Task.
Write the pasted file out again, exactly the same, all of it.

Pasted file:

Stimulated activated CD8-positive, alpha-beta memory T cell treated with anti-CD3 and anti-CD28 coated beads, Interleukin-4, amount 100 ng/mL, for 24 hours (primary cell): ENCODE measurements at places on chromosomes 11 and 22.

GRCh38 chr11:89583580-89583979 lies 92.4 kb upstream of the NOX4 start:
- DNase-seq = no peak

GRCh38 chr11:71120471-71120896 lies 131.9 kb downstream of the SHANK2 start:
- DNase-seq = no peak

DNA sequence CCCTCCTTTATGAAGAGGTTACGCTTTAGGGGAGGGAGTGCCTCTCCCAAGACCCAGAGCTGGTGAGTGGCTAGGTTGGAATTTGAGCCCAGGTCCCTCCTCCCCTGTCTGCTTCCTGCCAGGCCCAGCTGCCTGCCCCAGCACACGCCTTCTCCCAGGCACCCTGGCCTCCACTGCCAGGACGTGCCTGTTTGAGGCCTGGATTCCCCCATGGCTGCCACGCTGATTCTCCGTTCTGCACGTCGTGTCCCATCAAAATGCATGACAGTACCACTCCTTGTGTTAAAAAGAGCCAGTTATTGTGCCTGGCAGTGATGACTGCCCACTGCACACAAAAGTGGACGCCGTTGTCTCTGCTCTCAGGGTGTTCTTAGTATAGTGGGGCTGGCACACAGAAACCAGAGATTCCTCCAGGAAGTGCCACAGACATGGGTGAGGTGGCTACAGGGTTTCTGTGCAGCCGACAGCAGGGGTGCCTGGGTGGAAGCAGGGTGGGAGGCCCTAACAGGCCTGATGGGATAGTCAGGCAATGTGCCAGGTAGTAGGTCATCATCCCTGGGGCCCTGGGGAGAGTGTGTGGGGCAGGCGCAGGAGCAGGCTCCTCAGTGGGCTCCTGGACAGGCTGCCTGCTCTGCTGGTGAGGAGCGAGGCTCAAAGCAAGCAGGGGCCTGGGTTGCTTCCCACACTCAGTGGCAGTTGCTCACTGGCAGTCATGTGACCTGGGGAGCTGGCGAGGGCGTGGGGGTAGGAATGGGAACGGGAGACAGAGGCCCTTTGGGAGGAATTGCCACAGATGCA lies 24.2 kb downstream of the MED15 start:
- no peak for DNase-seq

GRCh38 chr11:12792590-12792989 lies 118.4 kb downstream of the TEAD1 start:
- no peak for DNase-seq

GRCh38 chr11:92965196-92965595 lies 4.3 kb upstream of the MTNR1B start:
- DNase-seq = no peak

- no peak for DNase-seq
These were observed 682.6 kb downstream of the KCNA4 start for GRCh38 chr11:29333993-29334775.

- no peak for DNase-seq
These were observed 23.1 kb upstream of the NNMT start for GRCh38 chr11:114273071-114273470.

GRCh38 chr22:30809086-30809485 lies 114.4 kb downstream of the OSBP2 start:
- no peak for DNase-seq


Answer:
Stimulated activated CD8-positive, alpha-beta memory T cell treated with anti-CD3 and anti-CD28 coated beads, Interleukin-4, amount 100 ng/mL, for 24 hours (primary cell): ENCODE measurements at places on chromosomes 11 and 22.

GRCh38 chr11:89583580-89583979 lies 92.4 kb upstream of the NOX4 start:
- DNase-seq = no peak

GRCh38 chr11:71120471-71120896 lies 131.9 kb downstream of the SHANK2 start:
- DNase-seq = no peak

DNA sequence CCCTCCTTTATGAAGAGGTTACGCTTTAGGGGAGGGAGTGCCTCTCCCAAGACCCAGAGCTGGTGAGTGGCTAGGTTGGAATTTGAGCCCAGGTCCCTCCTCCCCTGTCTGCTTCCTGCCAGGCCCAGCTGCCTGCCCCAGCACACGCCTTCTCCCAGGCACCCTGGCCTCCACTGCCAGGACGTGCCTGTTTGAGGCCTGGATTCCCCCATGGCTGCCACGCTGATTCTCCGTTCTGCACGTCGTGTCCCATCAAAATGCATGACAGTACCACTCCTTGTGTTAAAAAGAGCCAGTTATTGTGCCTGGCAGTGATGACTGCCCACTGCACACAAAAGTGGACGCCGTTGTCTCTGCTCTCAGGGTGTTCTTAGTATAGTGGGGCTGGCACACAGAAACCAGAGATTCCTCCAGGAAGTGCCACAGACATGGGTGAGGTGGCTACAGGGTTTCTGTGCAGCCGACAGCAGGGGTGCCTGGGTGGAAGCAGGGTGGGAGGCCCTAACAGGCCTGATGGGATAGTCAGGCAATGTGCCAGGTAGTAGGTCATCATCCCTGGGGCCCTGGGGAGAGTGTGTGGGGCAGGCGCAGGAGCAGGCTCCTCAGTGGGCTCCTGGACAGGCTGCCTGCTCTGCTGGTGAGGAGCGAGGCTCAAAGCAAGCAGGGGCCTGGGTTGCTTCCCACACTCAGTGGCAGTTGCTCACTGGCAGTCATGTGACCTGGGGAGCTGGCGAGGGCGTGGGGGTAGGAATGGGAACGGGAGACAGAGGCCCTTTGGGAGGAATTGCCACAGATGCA lies 24.2 kb downstream of the MED15 start:
- no peak for DNase-seq

GRCh38 chr11:12792590-12792989 lies 118.4 kb downstream of the TEAD1 start:
- no peak for DNase-seq

GRCh38 chr11:92965196-92965595 lies 4.3 kb upstream of the MTNR1B start:
- DNase-seq = no peak

- no peak for DNase-seq
These were observed 682.6 kb downstream of the KCNA4 start for GRCh38 chr11:29333993-29334775.

- no peak for DNase-seq
These were observed 23.1 kb upstream of the NNMT start for GRCh38 chr11:114273071-114273470.

GRCh38 chr22:30809086-30809485 lies 114.4 kb downstream of the OSBP2 start:
- no peak for DNase-seq